Consider the notion of using hydrogen to power automobiles. It's quite efficient and the byproduct is water vapor. Tastes great, less filling, but where do you get the hydrogen? It can be produced from water using electric current, but it requires a bit more energy than is released when it's burned. So, how about a standard design for new nuclear power plants that includes hydrogen generation, piping it directly into a distribution system?
Nope, I haven't studied the notion. But, wouldn't it be better to have it in place before oil becomes a scarce commodity? It's time to start studying the notion, ain't it?
Fusion is the answer.
Just FYI: The fusion comment was posted by Ben, not me.
I used you computer to comment on here when I was visiting and forgot to reset the defaults on Mozilla. Sorry. Would you reset 'em, please?
Guys, I don't think Kevin is at all against nuclear power. But in the realm of risking an accident every 20 years vs having no nuclear power alone, the latter answer of no nuclear power is harder to say no to when you see the humon cost, or almost as bad, live near a nuclear plant.
I think what Kevin, and I agree with is some super smart people in the proper fields should get together, make one design, and stick with it. THe knee-jerk reactions by the pictures could be bad, but they are also invaluable. Show every construction worker, foremen, scientist, and technician the result of shoddy and shitty design and work, and tell them if they fuck up they'll have people linning up to piss on their graves for centuries.
Do a search for pebblebed reactor and read up on the newer tech. available. Yes, a large part of the cost is CONSTANT litigation and harassment to every issue that has "nuclear" in it. Nukes are generally run as "base-load" plants because they don't like being ramped up or down in power level. Amer. reactors are safe and run according to extremely detailed technical specification as part of their licenses. The hard part is keeping them at power, they want to shut down at every hiccup, real or false.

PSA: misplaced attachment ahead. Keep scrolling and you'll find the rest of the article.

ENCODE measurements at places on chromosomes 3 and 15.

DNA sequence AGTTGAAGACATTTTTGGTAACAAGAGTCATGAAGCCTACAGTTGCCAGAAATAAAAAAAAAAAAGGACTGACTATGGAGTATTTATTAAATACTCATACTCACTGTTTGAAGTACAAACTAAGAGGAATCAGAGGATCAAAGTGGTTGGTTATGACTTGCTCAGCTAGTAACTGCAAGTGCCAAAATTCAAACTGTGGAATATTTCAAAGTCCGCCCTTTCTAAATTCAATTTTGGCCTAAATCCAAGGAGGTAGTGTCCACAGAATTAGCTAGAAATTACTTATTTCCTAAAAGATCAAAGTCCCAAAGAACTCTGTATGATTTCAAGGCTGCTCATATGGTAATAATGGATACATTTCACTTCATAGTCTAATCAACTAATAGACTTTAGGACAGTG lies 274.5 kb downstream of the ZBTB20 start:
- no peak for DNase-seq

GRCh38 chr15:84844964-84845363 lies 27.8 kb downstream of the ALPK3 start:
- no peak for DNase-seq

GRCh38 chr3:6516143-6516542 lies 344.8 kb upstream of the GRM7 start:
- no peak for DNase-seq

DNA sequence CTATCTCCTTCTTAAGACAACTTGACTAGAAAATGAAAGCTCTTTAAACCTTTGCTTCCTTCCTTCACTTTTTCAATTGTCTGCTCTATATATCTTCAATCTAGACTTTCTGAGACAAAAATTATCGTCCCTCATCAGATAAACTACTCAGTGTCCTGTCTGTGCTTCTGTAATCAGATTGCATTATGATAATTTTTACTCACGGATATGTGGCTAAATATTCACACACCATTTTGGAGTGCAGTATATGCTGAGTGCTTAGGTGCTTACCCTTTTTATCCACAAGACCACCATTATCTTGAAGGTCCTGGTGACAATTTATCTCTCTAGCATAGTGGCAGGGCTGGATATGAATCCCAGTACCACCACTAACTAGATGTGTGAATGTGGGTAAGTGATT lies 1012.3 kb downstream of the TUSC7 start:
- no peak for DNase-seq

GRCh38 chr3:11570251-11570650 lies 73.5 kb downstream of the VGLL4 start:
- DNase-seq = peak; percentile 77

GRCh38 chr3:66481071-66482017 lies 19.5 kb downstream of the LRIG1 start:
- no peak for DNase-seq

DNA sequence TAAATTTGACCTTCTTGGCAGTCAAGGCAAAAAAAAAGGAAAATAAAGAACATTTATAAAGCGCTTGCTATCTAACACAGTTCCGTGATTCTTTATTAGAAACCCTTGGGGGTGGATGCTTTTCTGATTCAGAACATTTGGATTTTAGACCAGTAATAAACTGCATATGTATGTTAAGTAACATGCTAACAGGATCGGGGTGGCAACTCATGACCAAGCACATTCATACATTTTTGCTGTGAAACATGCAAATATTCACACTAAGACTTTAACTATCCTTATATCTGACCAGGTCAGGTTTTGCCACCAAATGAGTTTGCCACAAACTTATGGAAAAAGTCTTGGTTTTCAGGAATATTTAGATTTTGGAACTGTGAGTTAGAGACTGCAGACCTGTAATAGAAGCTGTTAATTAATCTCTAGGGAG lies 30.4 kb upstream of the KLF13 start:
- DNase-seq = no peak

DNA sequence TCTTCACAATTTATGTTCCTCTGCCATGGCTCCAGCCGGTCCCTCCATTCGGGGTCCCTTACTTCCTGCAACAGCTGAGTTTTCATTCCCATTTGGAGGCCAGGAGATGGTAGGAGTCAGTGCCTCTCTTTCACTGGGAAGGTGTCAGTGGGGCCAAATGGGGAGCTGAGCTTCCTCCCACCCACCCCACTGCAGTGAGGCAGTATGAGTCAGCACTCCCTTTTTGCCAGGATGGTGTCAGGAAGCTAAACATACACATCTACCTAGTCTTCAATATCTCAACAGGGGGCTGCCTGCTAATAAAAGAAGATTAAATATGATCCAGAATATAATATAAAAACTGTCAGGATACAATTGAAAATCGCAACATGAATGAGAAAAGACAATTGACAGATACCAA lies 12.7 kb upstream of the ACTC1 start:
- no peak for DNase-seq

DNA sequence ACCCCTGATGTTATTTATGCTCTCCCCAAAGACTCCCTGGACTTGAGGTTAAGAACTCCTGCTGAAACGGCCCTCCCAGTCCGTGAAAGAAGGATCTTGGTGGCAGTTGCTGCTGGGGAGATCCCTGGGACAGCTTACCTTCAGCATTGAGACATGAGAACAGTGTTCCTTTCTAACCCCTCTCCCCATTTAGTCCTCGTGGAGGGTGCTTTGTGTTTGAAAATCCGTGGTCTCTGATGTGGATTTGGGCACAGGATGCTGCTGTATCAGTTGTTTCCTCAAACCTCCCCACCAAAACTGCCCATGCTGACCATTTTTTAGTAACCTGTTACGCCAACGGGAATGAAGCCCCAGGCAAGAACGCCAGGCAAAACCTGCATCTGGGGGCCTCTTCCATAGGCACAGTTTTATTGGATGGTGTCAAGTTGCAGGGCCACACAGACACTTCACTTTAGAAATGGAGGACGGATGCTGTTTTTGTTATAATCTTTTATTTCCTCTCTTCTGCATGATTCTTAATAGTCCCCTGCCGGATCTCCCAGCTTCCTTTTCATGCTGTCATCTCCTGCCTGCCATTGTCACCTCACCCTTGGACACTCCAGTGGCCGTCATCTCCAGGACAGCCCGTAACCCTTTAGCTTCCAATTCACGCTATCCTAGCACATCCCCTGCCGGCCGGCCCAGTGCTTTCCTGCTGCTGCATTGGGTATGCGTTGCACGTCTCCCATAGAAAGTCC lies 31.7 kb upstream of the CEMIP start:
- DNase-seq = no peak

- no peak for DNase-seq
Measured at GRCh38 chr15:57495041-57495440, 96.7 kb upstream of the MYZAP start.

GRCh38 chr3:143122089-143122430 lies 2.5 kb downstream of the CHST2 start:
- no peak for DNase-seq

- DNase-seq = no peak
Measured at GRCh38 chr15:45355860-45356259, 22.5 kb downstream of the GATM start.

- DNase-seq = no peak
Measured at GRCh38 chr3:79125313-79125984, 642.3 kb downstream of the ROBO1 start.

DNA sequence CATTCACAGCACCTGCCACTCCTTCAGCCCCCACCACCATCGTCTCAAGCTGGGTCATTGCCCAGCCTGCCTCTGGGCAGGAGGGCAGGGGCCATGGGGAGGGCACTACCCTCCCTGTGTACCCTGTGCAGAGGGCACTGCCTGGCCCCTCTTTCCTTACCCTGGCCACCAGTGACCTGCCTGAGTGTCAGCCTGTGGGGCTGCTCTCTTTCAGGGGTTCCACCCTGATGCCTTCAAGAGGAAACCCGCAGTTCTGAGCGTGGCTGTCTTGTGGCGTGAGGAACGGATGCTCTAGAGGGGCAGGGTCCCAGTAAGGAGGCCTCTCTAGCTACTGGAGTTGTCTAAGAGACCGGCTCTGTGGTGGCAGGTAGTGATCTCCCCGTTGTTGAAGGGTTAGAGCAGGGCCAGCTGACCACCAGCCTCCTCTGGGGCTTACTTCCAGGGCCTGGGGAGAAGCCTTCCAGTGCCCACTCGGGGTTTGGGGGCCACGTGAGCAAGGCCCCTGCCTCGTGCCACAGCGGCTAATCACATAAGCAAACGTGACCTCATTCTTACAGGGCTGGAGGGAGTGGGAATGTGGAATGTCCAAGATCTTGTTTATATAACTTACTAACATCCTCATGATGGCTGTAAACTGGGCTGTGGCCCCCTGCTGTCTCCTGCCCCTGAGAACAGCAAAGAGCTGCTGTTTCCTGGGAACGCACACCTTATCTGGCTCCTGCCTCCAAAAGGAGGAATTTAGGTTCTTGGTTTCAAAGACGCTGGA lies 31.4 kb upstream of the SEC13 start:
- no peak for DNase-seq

Rhett gets it.
Kevin, how many nuclear plants has the US military run, and for how long, without incident?
Kevin are trackbacks working?
Deamon, the US Navy has never had an accident and has steamed for over 1,000,000 miles on nuclear power. The military overall has suffered one; a prototype being run by the Army (I think) went prompt supercritical and killed its three operators. Look up "SL-1" for more info.
Chernobyl isn't a warning against nuclear power or the ramifications thereof; Chernobyl is a warning against graphite reactors, just like three-mile island is a warning against lightwater cooled reactors, etc.
I say we co-opt some of the earlier Naval designs and drop one per state, maybe more than that. Use a nice small unit that minimizes the contamination risk if something does go wrong and deploy in the hundreds, inside reinforced concrete blockhouses with 40' thick walls flush with the surface. Viola, power, safely, with no terror or theft threat.
I sail with enough ex-bubbleheads to be able to vouch for the Navy's succesful reactor program, but you seem to miss one or two very, VERY important components to the USN's success.
1) The Rickover Legacy. How long did it take you to be "Qualified in Submarines"? And what was it like when the teams came down for your boat's Engineering "E" exams?
I've heard, and from more than one sailor, that it's ass-pucker time for the entire crew.
Do you think civilian operators get that kind of in-depth and continuing training and evaluation?
2) Budget. Utilities are required to generate a profit. Navy does not.
As much as their PR claims otherwise, in a pissin' contest between safety and budget, budget swings bigger dick...every time.
3) The Captain rides with the reactor. Part and parcel of sailing, both above and below the surface.
Do you think a utility company CEO and/or Chairman of the Board are going to move their families to and live on the grounds of their nuclear power station?
And if they are unwilling to do so, then why should anyone else?